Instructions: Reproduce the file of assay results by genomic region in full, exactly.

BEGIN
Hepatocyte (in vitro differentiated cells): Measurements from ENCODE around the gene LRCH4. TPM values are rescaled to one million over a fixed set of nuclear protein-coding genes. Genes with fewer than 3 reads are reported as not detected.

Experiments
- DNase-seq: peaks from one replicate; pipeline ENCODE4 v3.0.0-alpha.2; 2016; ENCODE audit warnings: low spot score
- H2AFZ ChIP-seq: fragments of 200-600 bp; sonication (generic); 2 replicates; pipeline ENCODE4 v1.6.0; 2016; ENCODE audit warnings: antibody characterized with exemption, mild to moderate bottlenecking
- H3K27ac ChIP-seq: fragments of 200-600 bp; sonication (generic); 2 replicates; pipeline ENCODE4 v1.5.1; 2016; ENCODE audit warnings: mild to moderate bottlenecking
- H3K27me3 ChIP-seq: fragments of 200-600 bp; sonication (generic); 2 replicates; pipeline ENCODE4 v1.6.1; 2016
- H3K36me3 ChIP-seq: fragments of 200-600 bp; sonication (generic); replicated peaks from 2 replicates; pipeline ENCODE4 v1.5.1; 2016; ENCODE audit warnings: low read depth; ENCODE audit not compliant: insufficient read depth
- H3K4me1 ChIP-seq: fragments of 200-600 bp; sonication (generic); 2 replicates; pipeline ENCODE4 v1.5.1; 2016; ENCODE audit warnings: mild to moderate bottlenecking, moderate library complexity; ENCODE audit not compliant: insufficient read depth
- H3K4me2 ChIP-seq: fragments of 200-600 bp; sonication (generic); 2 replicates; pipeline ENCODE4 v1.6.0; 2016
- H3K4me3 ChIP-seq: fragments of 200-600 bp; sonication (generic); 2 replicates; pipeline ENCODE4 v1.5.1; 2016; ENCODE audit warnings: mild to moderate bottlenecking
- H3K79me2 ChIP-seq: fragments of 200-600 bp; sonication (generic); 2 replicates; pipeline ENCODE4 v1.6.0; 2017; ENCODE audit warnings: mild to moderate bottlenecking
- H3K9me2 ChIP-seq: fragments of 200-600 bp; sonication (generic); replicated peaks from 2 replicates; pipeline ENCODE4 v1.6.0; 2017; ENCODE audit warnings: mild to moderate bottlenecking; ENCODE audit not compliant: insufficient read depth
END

Hepatocyte (in vitro differentiated cells): Measurements from ENCODE around the gene LRCH4. TPM values are rescaled to one million over a fixed set of nuclear protein-coding genes. Genes with fewer than 3 reads are reported as not detected.

Experiments
- DNase-seq: peaks from one replicate; pipeline ENCODE4 v3.0.0-alpha.2; 2016; ENCODE audit warnings: low spot score
- H2AFZ ChIP-seq: fragments of 200-600 bp; sonication (generic); 2 replicates; pipeline ENCODE4 v1.6.0; 2016; ENCODE audit warnings: antibody characterized with exemption, mild to moderate bottlenecking
- H3K27ac ChIP-seq: fragments of 200-600 bp; sonication (generic); 2 replicates; pipeline ENCODE4 v1.5.1; 2016; ENCODE audit warnings: mild to moderate bottlenecking
- H3K27me3 ChIP-seq: fragments of 200-600 bp; sonication (generic); 2 replicates; pipeline ENCODE4 v1.6.1; 2016
- H3K36me3 ChIP-seq: fragments of 200-600 bp; sonication (generic); replicated peaks from 2 replicates; pipeline ENCODE4 v1.5.1; 2016; ENCODE audit warnings: low read depth; ENCODE audit not compliant: insufficient read depth
- H3K4me1 ChIP-seq: fragments of 200-600 bp; sonication (generic); 2 replicates; pipeline ENCODE4 v1.5.1; 2016; ENCODE audit warnings: mild to moderate bottlenecking, moderate library complexity; ENCODE audit not compliant: insufficient read depth
- H3K4me2 ChIP-seq: fragments of 200-600 bp; sonication (generic); 2 replicates; pipeline ENCODE4 v1.6.0; 2016
- H3K4me3 ChIP-seq: fragments of 200-600 bp; sonication (generic); 2 replicates; pipeline ENCODE4 v1.5.1; 2016; ENCODE audit warnings: mild to moderate bottlenecking
- H3K79me2 ChIP-seq: fragments of 200-600 bp; sonication (generic); 2 replicates; pipeline ENCODE4 v1.6.0; 2017; ENCODE audit warnings: mild to moderate bottlenecking
- H3K9me2 ChIP-seq: fragments of 200-600 bp; sonication (generic); replicated peaks from 2 replicates; pipeline ENCODE4 v1.6.0; 2017; ENCODE audit warnings: mild to moderate bottlenecking; ENCODE audit not compliant: insufficient read depth